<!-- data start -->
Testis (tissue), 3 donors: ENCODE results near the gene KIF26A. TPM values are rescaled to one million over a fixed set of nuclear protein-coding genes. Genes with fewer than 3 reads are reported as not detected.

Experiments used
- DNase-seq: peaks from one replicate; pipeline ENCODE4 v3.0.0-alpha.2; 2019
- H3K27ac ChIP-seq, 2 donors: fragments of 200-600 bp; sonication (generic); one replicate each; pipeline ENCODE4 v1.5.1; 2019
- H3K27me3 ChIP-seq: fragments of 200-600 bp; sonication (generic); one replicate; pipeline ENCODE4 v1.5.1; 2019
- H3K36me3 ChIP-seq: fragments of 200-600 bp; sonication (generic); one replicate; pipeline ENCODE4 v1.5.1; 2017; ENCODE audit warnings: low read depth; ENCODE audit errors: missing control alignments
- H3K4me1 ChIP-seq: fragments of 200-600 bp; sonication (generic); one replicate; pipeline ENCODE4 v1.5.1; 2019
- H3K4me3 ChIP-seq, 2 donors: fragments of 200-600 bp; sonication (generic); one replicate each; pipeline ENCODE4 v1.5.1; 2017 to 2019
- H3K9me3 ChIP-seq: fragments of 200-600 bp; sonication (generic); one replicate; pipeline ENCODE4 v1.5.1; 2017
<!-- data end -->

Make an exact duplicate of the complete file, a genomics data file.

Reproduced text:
Testis (tissue), 3 donors: ENCODE results near the gene KIF26A. TPM values are rescaled to one million over a fixed set of nuclear protein-coding genes. Genes with fewer than 3 reads are reported as not detected.

Experiments used
- DNase-seq: peaks from one replicate; pipeline ENCODE4 v3.0.0-alpha.2; 2019
- H3K27ac ChIP-seq, 2 donors: fragments of 200-600 bp; sonication (generic); one replicate each; pipeline ENCODE4 v1.5.1; 2019
- H3K27me3 ChIP-seq: fragments of 200-600 bp; sonication (generic); one replicate; pipeline ENCODE4 v1.5.1; 2019
- H3K36me3 ChIP-seq: fragments of 200-600 bp; sonication (generic); one replicate; pipeline ENCODE4 v1.5.1; 2017; ENCODE audit warnings: low read depth; ENCODE audit errors: missing control alignments
- H3K4me1 ChIP-seq: fragments of 200-600 bp; sonication (generic); one replicate; pipeline ENCODE4 v1.5.1; 2019
- H3K4me3 ChIP-seq, 2 donors: fragments of 200-600 bp; sonication (generic); one replicate each; pipeline ENCODE4 v1.5.1; 2017 to 2019
- H3K9me3 ChIP-seq: fragments of 200-600 bp; sonication (generic); one replicate; pipeline ENCODE4 v1.5.1; 2017